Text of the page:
After the UK went into lockdown in March 2020, human rights photojournalist Angela Catlin knew there would be major changes for her professionally.
While the planet grappled with the grim implications of an unfolding pandemic, she felt her world closing in on her.
“Five letters and two numbers changed life overnight – Covid-19,” she says. “Never in my wildest nightmare could I have foreseen the tragedy that would blanket the planet.”
Catlin specialises in documenting human rights and social issues. Her work from locations including Iraq, Haiti, Gaza and Burkina Faso has been published by the Guardian, New York Times, Al Jazeera and the BBC.
Rather than bringing her professional life to a halt, though, Catlin saw the pandemic as a chance to create something remarkable closer to home.
“This was a chance to tell the story of your own community as a microcosm of what was being experienced across the world,” she says. “With all my usual work grinding to a stop I decided to bear witness with my camera and reveal at least a small part of this historic and cataclysmic event. Glasgow offered up laughter, contentment, sadness and ecstasy, all moments that added up to reveal a story.”
The result is an exhibition and book, Still Life, a collaboration with poet Henry Bell, which document life in their home city of Glasgow over two years, as Covid-19 took its toll and restrictions fluctuated. Catlin hopes Still Life will resonate across the UK and beyond. “Our venture – witnessing what was being experienced in our home city – was a microcosm of a global event,” she says.
Here, the photographer tells the story behind eight images taken on her own doorstep but reflecting the wider human experience during tumultuous times.
‘Black Lives Matter protest’ (main image, above)
“There were many important political demonstrations throughout the pandemic and we sought to tell these stories. On May 25, 2020, George Floyd, a 46-year-old black man, was murdered in the US city of Minneapolis by Derek Chauvin, a white police officer.
“This event caused widespread unrest across the globe. In Glasgow, June 2020, protestors rallied peacefully to make their feelings known. People were advised not to attend the event as we were in the thick of the first lockdown, but thousands turned out to the anti-racism demonstration on Glasgow Green. Most wore face coverings and observed social distancing.”
“Many religious events were either cancelled or downsized. Eid in Glasgow was one such occasion. After a month of prayer and fasting, Muslims usually celebrate the fulfilling of their sacred duties during Ramadan. In normal circumstances, after their morning prayers families meet to exchange food and gifts.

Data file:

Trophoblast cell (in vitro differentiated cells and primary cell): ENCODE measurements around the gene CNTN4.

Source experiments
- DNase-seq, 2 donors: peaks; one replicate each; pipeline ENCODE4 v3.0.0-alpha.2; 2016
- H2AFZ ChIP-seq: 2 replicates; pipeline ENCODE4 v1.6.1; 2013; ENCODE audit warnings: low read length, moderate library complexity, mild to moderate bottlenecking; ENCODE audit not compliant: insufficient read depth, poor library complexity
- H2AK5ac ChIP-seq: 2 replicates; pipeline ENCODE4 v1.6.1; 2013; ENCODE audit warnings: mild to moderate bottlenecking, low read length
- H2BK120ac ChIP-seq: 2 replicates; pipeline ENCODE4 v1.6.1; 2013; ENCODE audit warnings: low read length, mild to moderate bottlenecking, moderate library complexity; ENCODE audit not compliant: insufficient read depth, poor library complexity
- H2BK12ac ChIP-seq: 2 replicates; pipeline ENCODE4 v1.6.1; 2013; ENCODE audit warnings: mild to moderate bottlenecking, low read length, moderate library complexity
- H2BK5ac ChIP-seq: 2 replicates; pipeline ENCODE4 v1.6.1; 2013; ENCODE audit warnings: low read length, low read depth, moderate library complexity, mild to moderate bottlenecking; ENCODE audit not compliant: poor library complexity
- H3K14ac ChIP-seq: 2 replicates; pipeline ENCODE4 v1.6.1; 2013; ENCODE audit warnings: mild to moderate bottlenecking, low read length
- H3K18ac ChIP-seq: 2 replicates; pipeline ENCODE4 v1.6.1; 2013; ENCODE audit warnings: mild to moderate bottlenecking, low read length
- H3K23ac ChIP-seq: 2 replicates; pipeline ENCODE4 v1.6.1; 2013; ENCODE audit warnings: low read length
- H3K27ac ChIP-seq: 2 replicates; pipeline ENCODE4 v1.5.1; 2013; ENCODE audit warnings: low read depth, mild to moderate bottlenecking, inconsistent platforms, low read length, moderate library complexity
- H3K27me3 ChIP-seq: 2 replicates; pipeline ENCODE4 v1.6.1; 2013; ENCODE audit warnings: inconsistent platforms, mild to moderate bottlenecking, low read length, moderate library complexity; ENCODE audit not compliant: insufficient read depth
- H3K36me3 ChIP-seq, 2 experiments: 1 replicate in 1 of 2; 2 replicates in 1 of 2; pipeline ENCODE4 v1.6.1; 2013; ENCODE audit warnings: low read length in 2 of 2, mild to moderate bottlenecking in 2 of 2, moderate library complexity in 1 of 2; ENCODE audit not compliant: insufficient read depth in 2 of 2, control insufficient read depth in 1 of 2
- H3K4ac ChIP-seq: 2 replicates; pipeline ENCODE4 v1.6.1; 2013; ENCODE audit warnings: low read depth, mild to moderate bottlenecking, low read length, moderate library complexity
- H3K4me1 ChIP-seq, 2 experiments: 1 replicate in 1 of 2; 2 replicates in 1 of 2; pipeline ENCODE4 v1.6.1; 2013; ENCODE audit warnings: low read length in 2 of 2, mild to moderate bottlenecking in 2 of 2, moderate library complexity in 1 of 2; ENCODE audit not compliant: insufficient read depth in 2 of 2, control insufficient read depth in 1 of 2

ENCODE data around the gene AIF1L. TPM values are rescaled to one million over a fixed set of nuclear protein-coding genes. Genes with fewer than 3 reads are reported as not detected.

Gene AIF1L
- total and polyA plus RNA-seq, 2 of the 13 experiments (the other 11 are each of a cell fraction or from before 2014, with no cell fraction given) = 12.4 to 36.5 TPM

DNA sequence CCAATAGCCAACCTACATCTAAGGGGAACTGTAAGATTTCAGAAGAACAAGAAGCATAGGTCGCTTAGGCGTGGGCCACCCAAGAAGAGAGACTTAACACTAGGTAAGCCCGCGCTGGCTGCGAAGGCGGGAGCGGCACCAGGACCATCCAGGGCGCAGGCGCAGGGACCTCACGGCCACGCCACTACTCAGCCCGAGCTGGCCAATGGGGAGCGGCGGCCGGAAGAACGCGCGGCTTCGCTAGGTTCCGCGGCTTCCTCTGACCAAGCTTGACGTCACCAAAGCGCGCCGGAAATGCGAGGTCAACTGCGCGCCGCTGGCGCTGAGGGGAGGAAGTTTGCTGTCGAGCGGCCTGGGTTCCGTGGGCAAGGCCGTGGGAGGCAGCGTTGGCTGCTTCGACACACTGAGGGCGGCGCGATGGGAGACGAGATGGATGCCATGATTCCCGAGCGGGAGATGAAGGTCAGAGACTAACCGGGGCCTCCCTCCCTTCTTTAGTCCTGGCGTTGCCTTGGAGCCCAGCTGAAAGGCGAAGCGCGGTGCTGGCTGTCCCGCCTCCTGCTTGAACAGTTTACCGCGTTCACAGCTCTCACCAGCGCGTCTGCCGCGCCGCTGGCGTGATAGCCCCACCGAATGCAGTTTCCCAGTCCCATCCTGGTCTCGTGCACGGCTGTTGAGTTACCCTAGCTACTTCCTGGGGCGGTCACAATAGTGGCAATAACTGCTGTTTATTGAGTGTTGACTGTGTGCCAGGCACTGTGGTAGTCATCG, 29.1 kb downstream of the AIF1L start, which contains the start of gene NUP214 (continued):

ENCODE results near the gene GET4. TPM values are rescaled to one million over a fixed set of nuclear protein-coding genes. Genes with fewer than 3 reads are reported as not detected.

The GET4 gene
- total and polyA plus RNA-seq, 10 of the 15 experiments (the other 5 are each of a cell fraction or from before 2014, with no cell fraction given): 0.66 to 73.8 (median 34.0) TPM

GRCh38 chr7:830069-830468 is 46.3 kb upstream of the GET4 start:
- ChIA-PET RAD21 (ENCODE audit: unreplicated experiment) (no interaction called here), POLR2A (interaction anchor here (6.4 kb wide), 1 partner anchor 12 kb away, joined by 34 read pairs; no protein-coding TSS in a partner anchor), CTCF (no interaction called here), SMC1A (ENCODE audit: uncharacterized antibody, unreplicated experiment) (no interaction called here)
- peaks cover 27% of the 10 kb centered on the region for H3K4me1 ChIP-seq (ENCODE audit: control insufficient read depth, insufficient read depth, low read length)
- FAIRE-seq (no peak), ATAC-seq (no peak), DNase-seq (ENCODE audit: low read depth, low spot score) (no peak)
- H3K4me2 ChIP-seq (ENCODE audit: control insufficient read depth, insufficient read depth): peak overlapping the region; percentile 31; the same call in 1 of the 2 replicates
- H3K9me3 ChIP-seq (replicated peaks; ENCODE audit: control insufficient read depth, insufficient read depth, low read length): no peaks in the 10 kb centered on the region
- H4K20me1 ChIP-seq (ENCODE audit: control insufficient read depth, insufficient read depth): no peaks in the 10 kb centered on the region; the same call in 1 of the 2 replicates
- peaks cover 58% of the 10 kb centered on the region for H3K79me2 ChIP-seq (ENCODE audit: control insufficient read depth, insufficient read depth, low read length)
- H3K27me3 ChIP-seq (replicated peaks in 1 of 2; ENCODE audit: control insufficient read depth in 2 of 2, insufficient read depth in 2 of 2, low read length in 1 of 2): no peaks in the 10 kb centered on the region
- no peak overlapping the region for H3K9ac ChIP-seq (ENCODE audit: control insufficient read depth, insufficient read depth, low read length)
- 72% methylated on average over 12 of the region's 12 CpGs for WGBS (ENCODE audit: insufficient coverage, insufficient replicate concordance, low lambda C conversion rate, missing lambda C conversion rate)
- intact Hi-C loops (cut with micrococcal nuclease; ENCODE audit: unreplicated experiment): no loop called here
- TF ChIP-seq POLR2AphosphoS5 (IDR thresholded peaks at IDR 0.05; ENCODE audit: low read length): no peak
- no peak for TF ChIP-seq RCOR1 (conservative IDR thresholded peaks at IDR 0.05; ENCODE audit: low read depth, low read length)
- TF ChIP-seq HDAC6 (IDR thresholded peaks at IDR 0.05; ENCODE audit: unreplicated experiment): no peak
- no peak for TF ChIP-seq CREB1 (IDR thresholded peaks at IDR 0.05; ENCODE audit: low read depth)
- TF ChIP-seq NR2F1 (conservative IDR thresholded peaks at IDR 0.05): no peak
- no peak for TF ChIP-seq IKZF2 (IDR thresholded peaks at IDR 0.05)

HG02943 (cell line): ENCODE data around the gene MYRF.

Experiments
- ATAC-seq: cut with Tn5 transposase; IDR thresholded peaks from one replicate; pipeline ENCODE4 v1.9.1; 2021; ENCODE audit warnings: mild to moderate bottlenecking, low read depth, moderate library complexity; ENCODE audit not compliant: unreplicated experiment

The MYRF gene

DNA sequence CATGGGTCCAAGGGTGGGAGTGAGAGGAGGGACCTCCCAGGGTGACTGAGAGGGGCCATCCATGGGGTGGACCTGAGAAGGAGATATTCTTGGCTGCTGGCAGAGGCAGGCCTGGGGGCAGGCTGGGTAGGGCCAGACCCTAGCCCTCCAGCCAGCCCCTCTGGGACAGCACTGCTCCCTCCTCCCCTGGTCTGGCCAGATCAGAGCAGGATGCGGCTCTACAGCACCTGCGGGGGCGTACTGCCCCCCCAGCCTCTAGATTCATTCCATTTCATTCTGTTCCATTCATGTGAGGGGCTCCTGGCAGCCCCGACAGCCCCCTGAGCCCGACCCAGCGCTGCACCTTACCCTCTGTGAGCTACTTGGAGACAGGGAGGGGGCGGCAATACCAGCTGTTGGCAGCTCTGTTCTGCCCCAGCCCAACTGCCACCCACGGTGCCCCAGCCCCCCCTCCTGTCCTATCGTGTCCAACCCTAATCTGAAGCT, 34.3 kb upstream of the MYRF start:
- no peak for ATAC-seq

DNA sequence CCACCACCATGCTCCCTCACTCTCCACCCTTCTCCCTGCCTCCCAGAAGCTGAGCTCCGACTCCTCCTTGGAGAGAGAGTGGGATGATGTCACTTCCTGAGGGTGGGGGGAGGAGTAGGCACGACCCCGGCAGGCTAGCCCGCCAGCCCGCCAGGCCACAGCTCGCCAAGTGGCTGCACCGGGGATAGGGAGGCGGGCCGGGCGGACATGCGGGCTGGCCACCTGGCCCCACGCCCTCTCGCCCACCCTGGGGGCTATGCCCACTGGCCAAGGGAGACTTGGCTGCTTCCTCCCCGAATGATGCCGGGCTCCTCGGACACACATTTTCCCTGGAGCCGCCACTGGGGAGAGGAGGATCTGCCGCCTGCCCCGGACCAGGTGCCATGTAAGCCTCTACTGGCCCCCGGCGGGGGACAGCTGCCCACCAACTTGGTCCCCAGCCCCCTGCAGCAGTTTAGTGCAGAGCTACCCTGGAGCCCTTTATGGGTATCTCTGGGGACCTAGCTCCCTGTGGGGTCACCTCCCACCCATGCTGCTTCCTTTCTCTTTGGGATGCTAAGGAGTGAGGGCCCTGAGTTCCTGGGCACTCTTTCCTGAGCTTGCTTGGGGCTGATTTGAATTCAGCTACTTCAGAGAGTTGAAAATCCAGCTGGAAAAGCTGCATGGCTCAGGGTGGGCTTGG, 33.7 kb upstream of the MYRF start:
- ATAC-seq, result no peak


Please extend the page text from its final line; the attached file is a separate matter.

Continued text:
“With mosques closed and gatherings banned, people still dressed in their best and celebrated, but in a much more low-key way. Three young girls took simple delight in feeding the ducks in Queen’s Park.”
“Social life came to a halt with pubs, gyms and clubs all going dark. With any congregational activities being suspended, the drastic impact of the pandemic, especially on older adults, resulted in loneliness and social isolation.
“Bingo halls were among the last businesses to be allowed to reopen. Vogue Bingo in the east end of Glasgow is the city’s oldest remaining Art Deco cinema building and independent bingo club. Customers were welcomed back and friends – some of whom had been previously attending together for over twenty years – could finally reunite.”
‘Cinema with juice and popcorn’
"Cineworld temporarily closed all 127 of its UK cinemas in October 2020 as big box office movies like the James Bond film No Time to Die were pushed back.
“The move affected thousands of employees. Cinemas were among the last businesses to reopen the following spring, and the sector was one of the hardest hit in the economy. With social distancing and masks in place, films returned to cinemas, and juice and popcorn were back on the menu.”
“The homeless and vulnerable were a group which suffered even more than normal. When lockdown hit, some organisations were forced to restrict their services. That’s when the George Square operation became more important than ever. Glasgow’s Kindness Street Team provided hot drinks, meals and essential items during the lockdown.
“Queues would be formed as the group set up, often 50 or more of an evening. It also provided the chance for social interaction.”
“Funeral services had to follow social distancing guidelines and only close family were allowed into the venue where the service was being held. Funerals were livestreamed and people who could attend were advised to refrain from consoling one another – no hugs or handshakes were allowed.
“It was suggested that demand for traditional east end funerals increased because money was being saved on hospitality.”
‘Rangers Football Club win the league’
“Football had been played behind closed doors since the first lockdown. Hundreds of Rangers fans gathered outside the club’s Ibrox Stadium to celebrate the team winning the Scottish Premiership title. Despite coronavirus lockdown rules, fans were packed together in their hundreds.”
‘Students confined to rooms’
“Education was impacted through all strata of learning. For university and college students, face-to-face teaching was withdrawn and arrangements were made for online lessons. Students at the University of Glasgow, such as those in Murano Street Student Village, were confined to their rooms for long periods, attending lectures online. Some foreign students, after being vaccinated, returned home for the Christmas holiday and didn’t return.”